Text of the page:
Tales from Tinseltown - Online gossip spreads web of grief for Hollywood publicists

Gossip has long been a staple of the Hollywood diet. But with the proliferation of web sites devoted to the film industry, the town is suffering from indigestion, with everything from on-the-set rumors and test-screening reactions to the sexual peccadillos of executives popping up online.

Gossip has long been a staple of the Hollywood diet. But with the proliferation of web sites devoted to the film industry, the town is suffering from indigestion, with everything from on-the-set rumors and test-screening reactions to the sexual peccadillos of executives popping up online.

Gossip has long been a staple of the Hollywood diet. But with the

proliferation of web sites devoted to the film industry, the town is

suffering from indigestion, with everything from on-the-set rumors and

test-screening reactions to the sexual peccadillos of executives popping

up online.



Needless to say, this relatively new phenomenon has Tinseltown PR pros

pulling out their hair. ’The Web has unbelievable reach and immediacy,’

said one publicist. ’Unfortunately, we can’t turn away from it just

because it doesn’t abide by any rules, regulations or civilized

standards.’



Sometimes the effect is beneficial - such as the positive advance word

on The Blair Witch Project, which translated into a huge box-office

take.



But more often, studio publicists are forced to defend against negative

online rumblings.



It is these negative comments, often posted on sites such as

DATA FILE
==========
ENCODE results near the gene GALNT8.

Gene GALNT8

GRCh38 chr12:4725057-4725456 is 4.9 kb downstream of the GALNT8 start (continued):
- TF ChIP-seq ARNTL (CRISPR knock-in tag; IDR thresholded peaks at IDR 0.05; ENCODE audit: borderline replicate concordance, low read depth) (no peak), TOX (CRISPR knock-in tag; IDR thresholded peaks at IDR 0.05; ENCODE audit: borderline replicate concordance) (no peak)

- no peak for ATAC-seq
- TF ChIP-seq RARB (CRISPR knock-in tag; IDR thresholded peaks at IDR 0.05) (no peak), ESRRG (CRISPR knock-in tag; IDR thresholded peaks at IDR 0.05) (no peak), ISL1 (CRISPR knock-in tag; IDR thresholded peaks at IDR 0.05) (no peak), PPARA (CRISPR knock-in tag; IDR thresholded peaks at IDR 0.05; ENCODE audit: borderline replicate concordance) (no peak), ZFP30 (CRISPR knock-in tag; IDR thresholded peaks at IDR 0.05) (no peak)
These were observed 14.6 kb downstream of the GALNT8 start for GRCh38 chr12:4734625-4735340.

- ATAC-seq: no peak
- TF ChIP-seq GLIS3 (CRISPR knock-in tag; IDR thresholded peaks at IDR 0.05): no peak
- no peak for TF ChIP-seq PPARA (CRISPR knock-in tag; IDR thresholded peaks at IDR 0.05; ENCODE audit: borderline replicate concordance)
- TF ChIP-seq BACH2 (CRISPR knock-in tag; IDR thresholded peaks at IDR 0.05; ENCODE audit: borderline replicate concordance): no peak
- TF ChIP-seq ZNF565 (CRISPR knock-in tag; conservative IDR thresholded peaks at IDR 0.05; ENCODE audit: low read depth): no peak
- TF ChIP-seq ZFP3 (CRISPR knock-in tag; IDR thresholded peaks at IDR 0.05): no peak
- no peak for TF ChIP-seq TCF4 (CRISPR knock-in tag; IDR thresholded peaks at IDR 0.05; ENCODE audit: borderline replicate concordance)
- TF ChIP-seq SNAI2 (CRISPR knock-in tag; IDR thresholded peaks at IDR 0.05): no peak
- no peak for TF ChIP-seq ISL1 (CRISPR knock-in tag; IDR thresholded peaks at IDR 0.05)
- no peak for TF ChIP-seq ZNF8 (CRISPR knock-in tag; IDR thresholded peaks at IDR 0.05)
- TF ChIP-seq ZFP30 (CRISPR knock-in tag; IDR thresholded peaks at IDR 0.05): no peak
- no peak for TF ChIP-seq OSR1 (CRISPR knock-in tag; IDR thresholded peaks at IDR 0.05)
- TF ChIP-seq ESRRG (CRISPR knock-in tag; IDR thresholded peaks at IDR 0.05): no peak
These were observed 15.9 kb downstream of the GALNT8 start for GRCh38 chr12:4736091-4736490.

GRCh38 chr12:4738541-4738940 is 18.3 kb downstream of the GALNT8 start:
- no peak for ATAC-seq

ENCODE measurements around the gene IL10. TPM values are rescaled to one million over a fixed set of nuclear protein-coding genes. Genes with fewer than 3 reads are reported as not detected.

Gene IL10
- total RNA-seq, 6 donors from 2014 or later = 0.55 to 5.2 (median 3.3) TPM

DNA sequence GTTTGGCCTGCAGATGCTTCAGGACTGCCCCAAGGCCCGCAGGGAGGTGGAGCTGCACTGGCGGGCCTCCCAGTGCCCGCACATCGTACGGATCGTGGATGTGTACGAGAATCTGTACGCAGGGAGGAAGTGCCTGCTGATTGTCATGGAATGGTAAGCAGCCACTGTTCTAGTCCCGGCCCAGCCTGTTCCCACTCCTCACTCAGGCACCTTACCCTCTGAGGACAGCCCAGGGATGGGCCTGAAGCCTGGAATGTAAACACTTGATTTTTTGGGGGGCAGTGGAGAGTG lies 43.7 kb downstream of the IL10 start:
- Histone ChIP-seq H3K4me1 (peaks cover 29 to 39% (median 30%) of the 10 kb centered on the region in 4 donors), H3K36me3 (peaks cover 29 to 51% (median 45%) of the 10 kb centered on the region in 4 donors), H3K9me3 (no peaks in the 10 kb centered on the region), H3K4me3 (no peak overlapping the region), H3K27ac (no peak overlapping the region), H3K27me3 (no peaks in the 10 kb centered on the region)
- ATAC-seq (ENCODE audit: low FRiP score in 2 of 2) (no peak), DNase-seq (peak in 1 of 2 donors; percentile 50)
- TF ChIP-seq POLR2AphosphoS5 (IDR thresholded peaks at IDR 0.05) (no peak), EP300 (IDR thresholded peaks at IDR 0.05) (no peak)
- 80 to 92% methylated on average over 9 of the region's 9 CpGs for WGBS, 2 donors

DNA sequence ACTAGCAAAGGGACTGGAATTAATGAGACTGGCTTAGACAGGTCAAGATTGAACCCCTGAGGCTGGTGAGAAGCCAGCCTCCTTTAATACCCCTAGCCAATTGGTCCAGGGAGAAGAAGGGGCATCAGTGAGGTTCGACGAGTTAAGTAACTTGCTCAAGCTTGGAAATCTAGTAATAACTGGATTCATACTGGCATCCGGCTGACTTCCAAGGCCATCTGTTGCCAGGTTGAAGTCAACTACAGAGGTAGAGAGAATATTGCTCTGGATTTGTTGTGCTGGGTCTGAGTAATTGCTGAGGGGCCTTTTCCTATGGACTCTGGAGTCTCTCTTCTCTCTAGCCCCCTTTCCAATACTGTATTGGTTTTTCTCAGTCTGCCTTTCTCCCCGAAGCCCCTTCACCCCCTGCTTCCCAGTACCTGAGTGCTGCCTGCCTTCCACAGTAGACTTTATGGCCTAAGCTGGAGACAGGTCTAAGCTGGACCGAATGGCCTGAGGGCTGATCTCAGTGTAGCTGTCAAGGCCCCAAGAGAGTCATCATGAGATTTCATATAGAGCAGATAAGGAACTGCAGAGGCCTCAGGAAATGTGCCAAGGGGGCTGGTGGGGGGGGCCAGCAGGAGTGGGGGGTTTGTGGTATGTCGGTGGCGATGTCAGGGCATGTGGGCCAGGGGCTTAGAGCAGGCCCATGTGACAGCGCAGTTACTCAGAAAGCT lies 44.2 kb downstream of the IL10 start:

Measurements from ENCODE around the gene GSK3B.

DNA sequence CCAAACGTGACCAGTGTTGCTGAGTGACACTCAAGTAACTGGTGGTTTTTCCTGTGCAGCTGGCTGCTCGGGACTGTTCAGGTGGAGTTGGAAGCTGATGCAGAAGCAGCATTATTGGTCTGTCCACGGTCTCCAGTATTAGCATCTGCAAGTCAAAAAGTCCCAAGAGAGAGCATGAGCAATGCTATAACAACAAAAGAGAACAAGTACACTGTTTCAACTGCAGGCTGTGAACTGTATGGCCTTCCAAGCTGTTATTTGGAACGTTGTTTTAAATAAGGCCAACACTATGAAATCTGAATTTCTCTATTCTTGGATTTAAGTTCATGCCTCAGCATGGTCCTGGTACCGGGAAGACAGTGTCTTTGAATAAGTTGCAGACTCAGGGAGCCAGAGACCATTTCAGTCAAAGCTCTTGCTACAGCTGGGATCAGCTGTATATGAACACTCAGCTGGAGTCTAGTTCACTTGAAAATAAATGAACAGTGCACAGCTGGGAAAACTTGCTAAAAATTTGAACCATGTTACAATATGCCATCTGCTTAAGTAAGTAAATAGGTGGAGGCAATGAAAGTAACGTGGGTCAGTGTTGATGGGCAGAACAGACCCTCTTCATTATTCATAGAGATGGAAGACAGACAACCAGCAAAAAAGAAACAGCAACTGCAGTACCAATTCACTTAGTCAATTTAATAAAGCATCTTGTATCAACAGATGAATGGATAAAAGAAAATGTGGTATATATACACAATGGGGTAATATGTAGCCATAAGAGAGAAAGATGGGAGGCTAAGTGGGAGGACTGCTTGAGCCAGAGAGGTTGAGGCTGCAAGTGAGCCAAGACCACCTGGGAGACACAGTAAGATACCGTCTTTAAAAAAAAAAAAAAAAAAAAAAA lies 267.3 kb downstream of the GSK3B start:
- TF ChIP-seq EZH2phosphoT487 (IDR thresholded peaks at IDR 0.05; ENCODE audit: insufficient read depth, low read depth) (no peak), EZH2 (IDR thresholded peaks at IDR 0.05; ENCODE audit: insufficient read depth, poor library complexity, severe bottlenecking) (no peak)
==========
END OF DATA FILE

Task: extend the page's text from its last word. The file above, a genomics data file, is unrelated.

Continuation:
Ain’t-It-Cool News, that cause the most grief. One Warner Bros. insider

admitted that negative online reviews about Wild Wild West, its 1999

big-budget summer movie, forced a revamping of its PR strategy: ’The

whole goal became trying to keep people from seeing how bad it was

before it was released.’



One way the studios are tackling the Net is by having publicity staffers

’plant guerrilla responses that counter the buzz,’ says one insider.



Whether this works or not has yet to be seen, but publicity veterans at

every studio say that monitoring and reacting to the Internet has become

a high priority.



A site that has been giving publicists fits is IFilmpro.com, which

contains ’The Buzz,’ a gossip board that allows insiders to log on

anonymously and post juicy tidbits about the industry. ’It’s nothing

more than an electronic cocktail party that can become completely

radioactive,’ said a PR pro.



For the time being, most studios are trying to play nice with those

Netizens that they deem ’legitimate,’ ruling on a case-by-case basis who

should have access to executives, press releases and screening

invites.



’We’re trying to align with some of these sites and build a critical

mass against people who should be silenced,’ said another head of

publicity.



(None of the PR pros interviewed for this column would go on the record,

citing a fear of reprisal from the Net brigade). ’It’s a matter of

making the bad guys seem less legitimate by making the others seem

legitimate.’



Others, alas, remain wary of getting into bed with the Webheads. ’We

refuse to invite some of them to screenings or send them materials,’

said one head of marketing. ’Our feeling is that if a time comes when we

have to take legal action, we don’t want a record of cooperating with

them in the past.’



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